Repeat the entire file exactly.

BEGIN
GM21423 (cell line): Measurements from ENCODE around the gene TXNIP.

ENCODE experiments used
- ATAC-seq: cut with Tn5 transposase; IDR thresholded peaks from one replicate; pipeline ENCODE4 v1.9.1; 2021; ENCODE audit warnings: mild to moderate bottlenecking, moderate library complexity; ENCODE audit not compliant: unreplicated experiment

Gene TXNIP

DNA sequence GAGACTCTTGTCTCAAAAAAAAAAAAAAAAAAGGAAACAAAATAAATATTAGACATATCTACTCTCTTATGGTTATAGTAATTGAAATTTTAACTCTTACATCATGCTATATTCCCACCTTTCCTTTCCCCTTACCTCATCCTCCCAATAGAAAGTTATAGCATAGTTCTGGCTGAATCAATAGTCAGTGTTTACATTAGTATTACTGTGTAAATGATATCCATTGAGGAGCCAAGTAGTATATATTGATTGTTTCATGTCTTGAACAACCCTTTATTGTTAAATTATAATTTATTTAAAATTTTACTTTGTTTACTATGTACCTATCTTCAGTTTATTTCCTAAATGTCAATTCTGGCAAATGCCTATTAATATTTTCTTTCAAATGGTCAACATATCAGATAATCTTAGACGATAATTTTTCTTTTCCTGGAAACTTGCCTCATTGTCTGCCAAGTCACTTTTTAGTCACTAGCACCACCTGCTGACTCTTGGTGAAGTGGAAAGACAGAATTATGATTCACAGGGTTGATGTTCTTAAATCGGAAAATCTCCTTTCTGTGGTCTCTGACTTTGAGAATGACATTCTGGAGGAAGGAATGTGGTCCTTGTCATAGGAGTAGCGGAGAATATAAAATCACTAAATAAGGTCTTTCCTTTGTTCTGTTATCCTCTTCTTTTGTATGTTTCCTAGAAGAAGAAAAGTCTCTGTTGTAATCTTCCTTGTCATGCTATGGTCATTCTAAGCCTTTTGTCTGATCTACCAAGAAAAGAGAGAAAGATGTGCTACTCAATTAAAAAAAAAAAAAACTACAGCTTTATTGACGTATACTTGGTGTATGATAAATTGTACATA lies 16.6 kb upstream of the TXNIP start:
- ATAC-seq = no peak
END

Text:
GM21423 (cell line): Measurements from ENCODE around the gene TXNIP.

ENCODE experiments used
- ATAC-seq: cut with Tn5 transposase; IDR thresholded peaks from one replicate; pipeline ENCODE4 v1.9.1; 2021; ENCODE audit warnings: mild to moderate bottlenecking, moderate library complexity; ENCODE audit not compliant: unreplicated experiment

Gene TXNIP

DNA sequence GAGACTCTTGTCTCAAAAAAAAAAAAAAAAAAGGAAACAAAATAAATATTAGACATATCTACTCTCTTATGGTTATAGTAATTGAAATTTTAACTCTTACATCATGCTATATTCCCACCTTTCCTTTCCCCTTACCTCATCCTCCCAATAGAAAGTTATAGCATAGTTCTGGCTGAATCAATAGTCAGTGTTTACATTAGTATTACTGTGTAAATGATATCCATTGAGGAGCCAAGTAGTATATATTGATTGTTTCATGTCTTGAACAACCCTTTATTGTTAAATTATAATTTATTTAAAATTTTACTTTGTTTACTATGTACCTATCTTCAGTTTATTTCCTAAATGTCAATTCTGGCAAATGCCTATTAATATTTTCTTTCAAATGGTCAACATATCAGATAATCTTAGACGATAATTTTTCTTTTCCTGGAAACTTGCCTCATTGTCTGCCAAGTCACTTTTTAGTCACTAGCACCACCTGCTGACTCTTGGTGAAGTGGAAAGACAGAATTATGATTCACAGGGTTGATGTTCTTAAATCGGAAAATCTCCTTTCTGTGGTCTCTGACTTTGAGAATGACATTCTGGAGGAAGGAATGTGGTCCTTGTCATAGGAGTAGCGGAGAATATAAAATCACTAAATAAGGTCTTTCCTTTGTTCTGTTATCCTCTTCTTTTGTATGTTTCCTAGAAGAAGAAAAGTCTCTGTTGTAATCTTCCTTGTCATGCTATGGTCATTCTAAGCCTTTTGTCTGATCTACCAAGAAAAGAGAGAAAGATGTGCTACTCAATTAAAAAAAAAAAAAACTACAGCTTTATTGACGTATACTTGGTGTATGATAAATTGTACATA lies 16.6 kb upstream of the TXNIP start:
- ATAC-seq = no peak